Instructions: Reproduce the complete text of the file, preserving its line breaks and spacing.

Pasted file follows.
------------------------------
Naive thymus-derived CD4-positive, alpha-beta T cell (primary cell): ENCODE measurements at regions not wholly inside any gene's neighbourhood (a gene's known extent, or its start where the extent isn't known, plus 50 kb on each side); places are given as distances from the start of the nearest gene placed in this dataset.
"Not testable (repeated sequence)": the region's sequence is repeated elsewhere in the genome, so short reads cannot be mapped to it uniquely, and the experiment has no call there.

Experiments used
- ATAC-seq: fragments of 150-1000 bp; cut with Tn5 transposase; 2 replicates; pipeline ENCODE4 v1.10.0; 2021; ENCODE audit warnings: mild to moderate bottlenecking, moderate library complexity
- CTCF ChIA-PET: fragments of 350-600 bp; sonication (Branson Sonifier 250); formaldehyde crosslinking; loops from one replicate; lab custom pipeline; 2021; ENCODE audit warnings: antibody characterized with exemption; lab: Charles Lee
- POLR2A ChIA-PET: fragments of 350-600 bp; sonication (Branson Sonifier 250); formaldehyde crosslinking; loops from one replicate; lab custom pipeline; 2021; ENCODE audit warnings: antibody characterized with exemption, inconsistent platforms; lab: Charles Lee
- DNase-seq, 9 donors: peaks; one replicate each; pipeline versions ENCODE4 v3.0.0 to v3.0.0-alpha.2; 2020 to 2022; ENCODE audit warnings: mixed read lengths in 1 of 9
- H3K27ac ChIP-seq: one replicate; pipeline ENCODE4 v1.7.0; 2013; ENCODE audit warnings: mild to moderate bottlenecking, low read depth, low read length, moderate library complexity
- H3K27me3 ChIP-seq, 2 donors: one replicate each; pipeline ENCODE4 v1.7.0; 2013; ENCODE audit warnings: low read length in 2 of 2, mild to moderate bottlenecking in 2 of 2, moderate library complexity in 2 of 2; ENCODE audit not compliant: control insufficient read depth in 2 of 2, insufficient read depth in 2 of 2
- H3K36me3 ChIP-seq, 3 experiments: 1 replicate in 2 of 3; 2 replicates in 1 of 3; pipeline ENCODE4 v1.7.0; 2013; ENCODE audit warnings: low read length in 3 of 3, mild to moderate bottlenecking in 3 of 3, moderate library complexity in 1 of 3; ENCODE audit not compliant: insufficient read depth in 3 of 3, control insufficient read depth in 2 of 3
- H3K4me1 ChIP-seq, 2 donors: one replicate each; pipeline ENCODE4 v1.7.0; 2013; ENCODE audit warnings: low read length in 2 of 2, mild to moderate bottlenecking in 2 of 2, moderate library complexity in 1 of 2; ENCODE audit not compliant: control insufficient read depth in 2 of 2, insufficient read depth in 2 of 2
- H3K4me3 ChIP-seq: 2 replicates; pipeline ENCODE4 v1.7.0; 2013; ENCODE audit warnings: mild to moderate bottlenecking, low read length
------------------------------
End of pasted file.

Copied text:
Naive thymus-derived CD4-positive, alpha-beta T cell (primary cell): ENCODE measurements at regions not wholly inside any gene's neighbourhood (a gene's known extent, or its start where the extent isn't known, plus 50 kb on each side); places are given as distances from the start of the nearest gene placed in this dataset.
"Not testable (repeated sequence)": the region's sequence is repeated elsewhere in the genome, so short reads cannot be mapped to it uniquely, and the experiment has no call there.

Experiments used
- ATAC-seq: fragments of 150-1000 bp; cut with Tn5 transposase; 2 replicates; pipeline ENCODE4 v1.10.0; 2021; ENCODE audit warnings: mild to moderate bottlenecking, moderate library complexity
- CTCF ChIA-PET: fragments of 350-600 bp; sonication (Branson Sonifier 250); formaldehyde crosslinking; loops from one replicate; lab custom pipeline; 2021; ENCODE audit warnings: antibody characterized with exemption; lab: Charles Lee
- POLR2A ChIA-PET: fragments of 350-600 bp; sonication (Branson Sonifier 250); formaldehyde crosslinking; loops from one replicate; lab custom pipeline; 2021; ENCODE audit warnings: antibody characterized with exemption, inconsistent platforms; lab: Charles Lee
- DNase-seq, 9 donors: peaks; one replicate each; pipeline versions ENCODE4 v3.0.0 to v3.0.0-alpha.2; 2020 to 2022; ENCODE audit warnings: mixed read lengths in 1 of 9
- H3K27ac ChIP-seq: one replicate; pipeline ENCODE4 v1.7.0; 2013; ENCODE audit warnings: mild to moderate bottlenecking, low read depth, low read length, moderate library complexity
- H3K27me3 ChIP-seq, 2 donors: one replicate each; pipeline ENCODE4 v1.7.0; 2013; ENCODE audit warnings: low read length in 2 of 2, mild to moderate bottlenecking in 2 of 2, moderate library complexity in 2 of 2; ENCODE audit not compliant: control insufficient read depth in 2 of 2, insufficient read depth in 2 of 2
- H3K36me3 ChIP-seq, 3 experiments: 1 replicate in 2 of 3; 2 replicates in 1 of 3; pipeline ENCODE4 v1.7.0; 2013; ENCODE audit warnings: low read length in 3 of 3, mild to moderate bottlenecking in 3 of 3, moderate library complexity in 1 of 3; ENCODE audit not compliant: insufficient read depth in 3 of 3, control insufficient read depth in 2 of 3
- H3K4me1 ChIP-seq, 2 donors: one replicate each; pipeline ENCODE4 v1.7.0; 2013; ENCODE audit warnings: low read length in 2 of 2, mild to moderate bottlenecking in 2 of 2, moderate library complexity in 1 of 2; ENCODE audit not compliant: control insufficient read depth in 2 of 2, insufficient read depth in 2 of 2
- H3K4me3 ChIP-seq: 2 replicates; pipeline ENCODE4 v1.7.0; 2013; ENCODE audit warnings: mild to moderate bottlenecking, low read length